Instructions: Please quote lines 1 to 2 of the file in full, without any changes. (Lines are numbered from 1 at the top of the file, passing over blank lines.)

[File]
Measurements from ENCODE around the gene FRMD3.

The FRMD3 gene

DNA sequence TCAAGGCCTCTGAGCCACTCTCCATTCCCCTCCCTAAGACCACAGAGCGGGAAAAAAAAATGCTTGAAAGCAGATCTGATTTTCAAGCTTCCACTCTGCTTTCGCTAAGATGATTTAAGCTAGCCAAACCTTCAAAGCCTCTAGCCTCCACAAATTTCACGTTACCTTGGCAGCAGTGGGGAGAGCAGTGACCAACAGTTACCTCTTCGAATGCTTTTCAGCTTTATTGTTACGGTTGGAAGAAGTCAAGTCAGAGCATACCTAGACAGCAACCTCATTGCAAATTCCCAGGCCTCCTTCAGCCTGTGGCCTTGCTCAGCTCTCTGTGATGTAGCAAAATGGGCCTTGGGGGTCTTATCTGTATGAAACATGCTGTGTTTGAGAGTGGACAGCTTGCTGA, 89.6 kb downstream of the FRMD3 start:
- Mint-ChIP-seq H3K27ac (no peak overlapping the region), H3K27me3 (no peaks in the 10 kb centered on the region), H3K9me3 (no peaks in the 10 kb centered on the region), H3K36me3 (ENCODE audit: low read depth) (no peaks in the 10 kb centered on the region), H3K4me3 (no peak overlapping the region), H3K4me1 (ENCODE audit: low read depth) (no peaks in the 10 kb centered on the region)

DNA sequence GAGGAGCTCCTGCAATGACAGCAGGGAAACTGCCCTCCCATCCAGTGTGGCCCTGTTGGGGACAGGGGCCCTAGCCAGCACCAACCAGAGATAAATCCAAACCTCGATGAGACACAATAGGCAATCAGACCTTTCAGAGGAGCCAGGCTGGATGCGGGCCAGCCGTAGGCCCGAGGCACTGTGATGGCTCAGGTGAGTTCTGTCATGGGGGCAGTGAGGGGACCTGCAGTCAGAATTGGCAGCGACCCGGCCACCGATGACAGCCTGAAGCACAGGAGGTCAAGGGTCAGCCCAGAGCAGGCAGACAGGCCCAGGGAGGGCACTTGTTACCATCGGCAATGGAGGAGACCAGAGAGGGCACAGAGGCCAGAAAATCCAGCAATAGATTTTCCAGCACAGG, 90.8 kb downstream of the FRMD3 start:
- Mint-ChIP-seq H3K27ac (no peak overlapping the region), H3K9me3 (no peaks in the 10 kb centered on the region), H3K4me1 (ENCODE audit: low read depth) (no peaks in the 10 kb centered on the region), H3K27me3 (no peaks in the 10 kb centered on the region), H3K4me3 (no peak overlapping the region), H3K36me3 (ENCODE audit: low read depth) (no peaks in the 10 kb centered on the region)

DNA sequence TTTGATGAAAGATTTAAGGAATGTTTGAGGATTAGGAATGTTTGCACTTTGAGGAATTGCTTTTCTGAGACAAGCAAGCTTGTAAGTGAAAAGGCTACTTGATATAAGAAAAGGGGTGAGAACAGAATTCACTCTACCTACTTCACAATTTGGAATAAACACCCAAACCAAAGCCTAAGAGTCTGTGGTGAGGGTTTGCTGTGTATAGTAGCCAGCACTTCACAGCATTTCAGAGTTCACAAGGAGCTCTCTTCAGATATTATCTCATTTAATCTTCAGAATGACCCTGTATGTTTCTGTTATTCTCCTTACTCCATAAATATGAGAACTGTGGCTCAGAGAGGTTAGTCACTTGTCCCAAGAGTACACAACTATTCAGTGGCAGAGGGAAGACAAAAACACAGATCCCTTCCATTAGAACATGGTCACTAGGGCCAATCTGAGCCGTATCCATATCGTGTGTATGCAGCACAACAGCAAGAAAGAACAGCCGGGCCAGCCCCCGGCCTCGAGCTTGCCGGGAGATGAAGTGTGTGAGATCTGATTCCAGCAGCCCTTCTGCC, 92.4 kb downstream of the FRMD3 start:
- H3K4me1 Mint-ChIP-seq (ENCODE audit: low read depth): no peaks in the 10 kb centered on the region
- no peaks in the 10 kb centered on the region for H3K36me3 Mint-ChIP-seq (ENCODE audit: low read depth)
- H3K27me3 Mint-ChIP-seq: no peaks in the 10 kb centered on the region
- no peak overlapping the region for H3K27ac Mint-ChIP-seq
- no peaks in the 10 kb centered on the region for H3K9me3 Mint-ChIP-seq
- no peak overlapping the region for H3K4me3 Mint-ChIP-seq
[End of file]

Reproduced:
Measurements from ENCODE around the gene FRMD3.

The FRMD3 gene